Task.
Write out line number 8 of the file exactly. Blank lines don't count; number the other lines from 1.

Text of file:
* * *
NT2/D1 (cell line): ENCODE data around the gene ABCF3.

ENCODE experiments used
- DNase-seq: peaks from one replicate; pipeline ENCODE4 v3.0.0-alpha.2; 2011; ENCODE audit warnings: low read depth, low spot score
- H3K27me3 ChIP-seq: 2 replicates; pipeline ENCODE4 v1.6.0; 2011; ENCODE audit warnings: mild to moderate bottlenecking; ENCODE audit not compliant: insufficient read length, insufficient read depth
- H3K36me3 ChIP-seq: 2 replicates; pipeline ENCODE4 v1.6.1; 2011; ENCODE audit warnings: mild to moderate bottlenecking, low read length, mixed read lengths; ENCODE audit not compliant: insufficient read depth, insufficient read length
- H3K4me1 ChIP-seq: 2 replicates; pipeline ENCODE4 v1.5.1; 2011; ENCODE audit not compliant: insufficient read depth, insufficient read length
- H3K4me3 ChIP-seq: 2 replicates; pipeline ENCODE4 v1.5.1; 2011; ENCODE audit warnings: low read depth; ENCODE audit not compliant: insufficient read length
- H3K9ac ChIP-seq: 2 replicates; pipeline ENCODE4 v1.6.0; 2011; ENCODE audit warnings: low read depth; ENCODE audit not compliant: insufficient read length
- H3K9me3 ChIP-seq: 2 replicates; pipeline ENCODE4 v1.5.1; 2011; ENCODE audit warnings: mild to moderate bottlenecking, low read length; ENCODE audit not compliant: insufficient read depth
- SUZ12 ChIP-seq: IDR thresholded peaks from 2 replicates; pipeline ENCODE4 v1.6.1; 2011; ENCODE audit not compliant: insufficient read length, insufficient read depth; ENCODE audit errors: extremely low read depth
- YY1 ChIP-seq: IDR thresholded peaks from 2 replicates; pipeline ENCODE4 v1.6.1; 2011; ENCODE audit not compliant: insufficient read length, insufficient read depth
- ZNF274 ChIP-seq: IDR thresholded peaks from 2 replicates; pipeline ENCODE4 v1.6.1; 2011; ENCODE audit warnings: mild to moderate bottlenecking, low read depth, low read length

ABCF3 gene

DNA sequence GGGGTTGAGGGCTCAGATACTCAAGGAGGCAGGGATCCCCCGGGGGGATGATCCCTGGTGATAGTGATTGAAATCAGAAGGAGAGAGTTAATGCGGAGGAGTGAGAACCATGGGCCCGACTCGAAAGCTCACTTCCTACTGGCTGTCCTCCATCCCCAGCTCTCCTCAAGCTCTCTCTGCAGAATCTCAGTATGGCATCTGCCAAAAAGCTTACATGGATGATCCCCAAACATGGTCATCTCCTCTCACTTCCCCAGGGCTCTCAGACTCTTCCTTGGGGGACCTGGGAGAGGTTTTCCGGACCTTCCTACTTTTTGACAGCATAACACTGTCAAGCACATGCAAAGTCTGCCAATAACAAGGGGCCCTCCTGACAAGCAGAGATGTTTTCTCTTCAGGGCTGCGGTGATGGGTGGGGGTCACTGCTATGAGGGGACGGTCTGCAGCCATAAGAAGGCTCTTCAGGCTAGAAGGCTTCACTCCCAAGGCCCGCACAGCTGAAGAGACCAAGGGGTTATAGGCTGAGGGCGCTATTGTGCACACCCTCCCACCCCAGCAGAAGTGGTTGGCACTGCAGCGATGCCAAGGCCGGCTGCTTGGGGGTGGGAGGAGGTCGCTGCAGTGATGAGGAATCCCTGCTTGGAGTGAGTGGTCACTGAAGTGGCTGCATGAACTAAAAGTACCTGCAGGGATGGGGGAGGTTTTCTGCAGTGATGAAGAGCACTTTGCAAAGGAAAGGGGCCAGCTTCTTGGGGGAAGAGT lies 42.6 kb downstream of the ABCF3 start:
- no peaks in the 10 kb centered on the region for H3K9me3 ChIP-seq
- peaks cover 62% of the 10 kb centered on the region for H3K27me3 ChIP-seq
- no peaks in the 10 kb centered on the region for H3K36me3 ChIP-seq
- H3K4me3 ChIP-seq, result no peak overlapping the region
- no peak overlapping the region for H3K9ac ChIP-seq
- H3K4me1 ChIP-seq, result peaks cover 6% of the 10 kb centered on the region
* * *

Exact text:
- H3K9ac ChIP-seq: 2 replicates; pipeline ENCODE4 v1.6.0; 2011; ENCODE audit warnings: low read depth; ENCODE audit not compliant: insufficient read length